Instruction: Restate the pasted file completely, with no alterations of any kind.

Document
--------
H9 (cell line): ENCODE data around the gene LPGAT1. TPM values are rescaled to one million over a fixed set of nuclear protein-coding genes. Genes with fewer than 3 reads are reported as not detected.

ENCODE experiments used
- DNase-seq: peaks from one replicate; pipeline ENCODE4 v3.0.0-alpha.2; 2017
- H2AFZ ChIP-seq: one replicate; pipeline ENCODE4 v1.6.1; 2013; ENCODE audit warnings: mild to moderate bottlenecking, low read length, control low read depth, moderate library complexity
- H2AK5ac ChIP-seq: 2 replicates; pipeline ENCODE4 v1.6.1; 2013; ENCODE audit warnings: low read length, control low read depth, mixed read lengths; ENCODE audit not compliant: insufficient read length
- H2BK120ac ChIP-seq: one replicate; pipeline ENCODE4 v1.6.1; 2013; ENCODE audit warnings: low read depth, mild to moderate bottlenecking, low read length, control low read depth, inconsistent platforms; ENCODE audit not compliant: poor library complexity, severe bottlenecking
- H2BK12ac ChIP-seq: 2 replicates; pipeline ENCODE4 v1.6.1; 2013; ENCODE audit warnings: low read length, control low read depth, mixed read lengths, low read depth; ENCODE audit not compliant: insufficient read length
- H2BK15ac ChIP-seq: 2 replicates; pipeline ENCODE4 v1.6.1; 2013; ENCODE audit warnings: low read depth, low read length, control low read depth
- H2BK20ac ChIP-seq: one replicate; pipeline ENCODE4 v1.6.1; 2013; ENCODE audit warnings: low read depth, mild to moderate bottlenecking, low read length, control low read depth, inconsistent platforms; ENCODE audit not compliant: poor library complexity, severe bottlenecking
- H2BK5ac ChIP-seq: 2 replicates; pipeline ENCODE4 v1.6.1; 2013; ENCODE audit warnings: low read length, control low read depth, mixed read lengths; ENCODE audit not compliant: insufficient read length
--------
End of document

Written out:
H9 (cell line): ENCODE data around the gene LPGAT1. TPM values are rescaled to one million over a fixed set of nuclear protein-coding genes. Genes with fewer than 3 reads are reported as not detected.

ENCODE experiments used
- DNase-seq: peaks from one replicate; pipeline ENCODE4 v3.0.0-alpha.2; 2017
- H2AFZ ChIP-seq: one replicate; pipeline ENCODE4 v1.6.1; 2013; ENCODE audit warnings: mild to moderate bottlenecking, low read length, control low read depth, moderate library complexity
- H2AK5ac ChIP-seq: 2 replicates; pipeline ENCODE4 v1.6.1; 2013; ENCODE audit warnings: low read length, control low read depth, mixed read lengths; ENCODE audit not compliant: insufficient read length
- H2BK120ac ChIP-seq: one replicate; pipeline ENCODE4 v1.6.1; 2013; ENCODE audit warnings: low read depth, mild to moderate bottlenecking, low read length, control low read depth, inconsistent platforms; ENCODE audit not compliant: poor library complexity, severe bottlenecking
- H2BK12ac ChIP-seq: 2 replicates; pipeline ENCODE4 v1.6.1; 2013; ENCODE audit warnings: low read length, control low read depth, mixed read lengths, low read depth; ENCODE audit not compliant: insufficient read length
- H2BK15ac ChIP-seq: 2 replicates; pipeline ENCODE4 v1.6.1; 2013; ENCODE audit warnings: low read depth, low read length, control low read depth
- H2BK20ac ChIP-seq: one replicate; pipeline ENCODE4 v1.6.1; 2013; ENCODE audit warnings: low read depth, mild to moderate bottlenecking, low read length, control low read depth, inconsistent platforms; ENCODE audit not compliant: poor library complexity, severe bottlenecking
- H2BK5ac ChIP-seq: 2 replicates; pipeline ENCODE4 v1.6.1; 2013; ENCODE audit warnings: low read length, control low read depth, mixed read lengths; ENCODE audit not compliant: insufficient read length